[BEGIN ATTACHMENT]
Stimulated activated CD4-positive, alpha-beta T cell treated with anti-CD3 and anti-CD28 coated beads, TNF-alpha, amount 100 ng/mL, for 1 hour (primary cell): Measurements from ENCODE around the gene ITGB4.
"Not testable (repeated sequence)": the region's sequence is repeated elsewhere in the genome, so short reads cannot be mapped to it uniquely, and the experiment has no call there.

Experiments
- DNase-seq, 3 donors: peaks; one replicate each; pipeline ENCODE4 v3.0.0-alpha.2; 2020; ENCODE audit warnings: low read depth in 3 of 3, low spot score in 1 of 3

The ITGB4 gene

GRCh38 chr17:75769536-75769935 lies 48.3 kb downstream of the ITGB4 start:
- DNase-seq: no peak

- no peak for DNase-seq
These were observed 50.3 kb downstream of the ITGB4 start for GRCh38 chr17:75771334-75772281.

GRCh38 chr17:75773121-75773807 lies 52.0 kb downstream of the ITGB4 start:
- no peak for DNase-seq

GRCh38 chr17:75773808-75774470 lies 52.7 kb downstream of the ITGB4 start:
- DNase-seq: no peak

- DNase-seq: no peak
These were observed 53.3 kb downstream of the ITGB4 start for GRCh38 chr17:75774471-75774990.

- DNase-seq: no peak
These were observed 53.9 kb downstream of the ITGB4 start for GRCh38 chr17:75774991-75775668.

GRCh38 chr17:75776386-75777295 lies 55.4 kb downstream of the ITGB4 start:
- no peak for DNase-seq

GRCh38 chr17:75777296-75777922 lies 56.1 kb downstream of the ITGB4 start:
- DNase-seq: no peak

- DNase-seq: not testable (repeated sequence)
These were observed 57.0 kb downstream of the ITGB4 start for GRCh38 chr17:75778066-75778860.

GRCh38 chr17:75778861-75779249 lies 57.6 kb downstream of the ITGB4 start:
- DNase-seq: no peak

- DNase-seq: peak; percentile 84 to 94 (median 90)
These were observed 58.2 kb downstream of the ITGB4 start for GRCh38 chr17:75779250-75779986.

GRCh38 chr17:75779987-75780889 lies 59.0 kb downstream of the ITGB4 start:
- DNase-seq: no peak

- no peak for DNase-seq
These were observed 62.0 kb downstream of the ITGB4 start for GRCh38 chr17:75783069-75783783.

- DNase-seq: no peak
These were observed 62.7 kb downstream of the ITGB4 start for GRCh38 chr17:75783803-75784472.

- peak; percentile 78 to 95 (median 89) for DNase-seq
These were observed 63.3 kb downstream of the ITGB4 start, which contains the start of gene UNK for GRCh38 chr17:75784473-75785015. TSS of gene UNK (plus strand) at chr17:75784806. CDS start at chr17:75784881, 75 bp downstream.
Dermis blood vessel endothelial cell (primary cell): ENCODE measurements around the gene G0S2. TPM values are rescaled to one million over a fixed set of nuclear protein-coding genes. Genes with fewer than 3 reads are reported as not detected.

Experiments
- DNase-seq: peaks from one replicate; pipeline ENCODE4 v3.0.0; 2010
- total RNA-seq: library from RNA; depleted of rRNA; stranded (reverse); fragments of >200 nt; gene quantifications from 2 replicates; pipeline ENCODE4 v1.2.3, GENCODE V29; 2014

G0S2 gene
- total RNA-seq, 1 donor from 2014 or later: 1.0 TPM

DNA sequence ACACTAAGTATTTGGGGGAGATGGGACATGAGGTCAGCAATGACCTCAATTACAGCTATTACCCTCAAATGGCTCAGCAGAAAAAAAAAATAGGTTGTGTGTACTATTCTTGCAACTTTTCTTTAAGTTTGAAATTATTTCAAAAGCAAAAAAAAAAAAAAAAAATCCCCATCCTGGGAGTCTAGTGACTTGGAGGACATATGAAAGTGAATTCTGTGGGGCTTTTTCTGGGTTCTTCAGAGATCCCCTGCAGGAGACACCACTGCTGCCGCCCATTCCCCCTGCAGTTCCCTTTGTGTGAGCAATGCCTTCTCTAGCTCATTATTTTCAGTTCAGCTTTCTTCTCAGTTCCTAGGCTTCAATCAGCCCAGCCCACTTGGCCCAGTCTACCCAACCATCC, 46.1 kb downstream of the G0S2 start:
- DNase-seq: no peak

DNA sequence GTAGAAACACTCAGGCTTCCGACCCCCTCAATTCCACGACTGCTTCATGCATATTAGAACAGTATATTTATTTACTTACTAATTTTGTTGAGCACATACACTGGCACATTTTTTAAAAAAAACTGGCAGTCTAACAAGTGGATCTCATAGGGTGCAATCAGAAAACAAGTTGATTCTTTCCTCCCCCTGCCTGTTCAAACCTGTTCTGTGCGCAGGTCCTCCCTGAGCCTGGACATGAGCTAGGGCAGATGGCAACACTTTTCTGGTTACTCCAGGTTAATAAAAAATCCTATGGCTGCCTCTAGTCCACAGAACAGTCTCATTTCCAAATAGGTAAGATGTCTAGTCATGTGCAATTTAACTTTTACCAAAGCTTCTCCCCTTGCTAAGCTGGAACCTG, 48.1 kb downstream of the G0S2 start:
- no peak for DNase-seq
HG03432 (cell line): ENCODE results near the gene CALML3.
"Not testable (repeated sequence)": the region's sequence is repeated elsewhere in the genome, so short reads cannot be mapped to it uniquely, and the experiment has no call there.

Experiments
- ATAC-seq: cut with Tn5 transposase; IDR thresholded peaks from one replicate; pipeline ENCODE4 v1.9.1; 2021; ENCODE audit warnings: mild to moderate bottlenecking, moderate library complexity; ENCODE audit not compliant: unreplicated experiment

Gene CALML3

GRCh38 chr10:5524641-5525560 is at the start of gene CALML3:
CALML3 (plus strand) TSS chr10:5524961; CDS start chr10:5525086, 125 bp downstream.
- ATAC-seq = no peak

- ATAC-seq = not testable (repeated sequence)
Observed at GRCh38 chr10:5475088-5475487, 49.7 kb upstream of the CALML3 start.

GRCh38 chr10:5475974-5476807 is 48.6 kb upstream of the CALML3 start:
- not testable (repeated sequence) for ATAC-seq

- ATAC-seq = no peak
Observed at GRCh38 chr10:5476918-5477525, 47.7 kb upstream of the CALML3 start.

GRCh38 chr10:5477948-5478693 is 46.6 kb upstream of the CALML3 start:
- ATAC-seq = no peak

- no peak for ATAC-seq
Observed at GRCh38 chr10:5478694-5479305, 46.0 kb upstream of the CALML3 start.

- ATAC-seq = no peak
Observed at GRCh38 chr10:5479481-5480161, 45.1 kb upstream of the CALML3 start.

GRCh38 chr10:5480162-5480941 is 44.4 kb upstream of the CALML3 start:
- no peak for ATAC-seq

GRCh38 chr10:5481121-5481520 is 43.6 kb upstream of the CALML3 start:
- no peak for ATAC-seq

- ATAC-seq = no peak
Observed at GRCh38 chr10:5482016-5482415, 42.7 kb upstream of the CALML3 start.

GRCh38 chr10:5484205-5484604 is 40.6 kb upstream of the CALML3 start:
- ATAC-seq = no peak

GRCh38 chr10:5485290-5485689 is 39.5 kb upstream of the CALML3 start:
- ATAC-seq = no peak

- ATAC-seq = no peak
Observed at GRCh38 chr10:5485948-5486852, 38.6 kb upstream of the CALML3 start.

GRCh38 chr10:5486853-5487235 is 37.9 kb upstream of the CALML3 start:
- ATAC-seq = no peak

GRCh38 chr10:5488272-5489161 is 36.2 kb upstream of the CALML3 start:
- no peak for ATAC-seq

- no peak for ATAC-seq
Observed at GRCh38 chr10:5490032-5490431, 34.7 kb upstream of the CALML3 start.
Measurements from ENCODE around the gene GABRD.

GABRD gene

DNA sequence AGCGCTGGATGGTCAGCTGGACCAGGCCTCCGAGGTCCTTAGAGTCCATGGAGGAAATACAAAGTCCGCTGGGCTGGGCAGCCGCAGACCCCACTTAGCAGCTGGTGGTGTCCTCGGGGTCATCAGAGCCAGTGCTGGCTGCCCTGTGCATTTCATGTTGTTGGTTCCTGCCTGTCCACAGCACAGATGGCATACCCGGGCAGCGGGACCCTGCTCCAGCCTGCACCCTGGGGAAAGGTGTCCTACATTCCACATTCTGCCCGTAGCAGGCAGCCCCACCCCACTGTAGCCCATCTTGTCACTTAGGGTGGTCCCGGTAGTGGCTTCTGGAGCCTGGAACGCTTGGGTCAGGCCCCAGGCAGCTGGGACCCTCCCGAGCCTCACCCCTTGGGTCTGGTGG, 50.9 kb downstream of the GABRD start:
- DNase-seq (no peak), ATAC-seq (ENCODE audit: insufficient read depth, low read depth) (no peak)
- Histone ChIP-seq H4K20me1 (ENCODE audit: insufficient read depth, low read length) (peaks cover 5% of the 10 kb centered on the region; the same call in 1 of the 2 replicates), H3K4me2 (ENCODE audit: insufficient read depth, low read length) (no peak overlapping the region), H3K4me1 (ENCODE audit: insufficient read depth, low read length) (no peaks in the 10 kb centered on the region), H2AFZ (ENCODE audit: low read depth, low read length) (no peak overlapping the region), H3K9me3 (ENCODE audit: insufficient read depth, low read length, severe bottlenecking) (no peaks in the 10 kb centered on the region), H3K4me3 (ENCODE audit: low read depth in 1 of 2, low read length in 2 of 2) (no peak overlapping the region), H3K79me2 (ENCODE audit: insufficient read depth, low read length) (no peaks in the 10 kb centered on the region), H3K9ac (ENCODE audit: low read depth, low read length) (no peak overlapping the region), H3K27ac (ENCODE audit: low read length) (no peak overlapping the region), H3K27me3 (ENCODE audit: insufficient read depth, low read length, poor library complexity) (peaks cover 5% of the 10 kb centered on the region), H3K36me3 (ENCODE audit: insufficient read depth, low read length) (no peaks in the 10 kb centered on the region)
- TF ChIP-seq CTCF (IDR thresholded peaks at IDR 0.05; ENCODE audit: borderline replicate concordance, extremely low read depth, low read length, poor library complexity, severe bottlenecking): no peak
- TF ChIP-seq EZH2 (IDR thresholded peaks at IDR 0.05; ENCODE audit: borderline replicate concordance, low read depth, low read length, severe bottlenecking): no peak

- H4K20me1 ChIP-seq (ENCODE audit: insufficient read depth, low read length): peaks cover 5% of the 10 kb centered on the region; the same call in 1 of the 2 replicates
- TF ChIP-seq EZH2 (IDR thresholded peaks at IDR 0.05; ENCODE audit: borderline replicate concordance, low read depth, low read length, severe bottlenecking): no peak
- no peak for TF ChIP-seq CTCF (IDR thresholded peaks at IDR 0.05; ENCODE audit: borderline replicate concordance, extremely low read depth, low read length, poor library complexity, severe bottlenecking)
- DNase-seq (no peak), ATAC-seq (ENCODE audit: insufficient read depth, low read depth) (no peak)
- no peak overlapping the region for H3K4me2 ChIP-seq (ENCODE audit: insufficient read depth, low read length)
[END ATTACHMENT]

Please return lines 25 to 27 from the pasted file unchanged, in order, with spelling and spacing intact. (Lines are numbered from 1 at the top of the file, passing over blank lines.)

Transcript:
- DNase-seq: no peak

- DNase-seq: peak; percentile 84 to 94 (median 90)
These were observed 58.2 kb downstream of the ITGB4 start for GRCh38 chr17:75779250-75779986.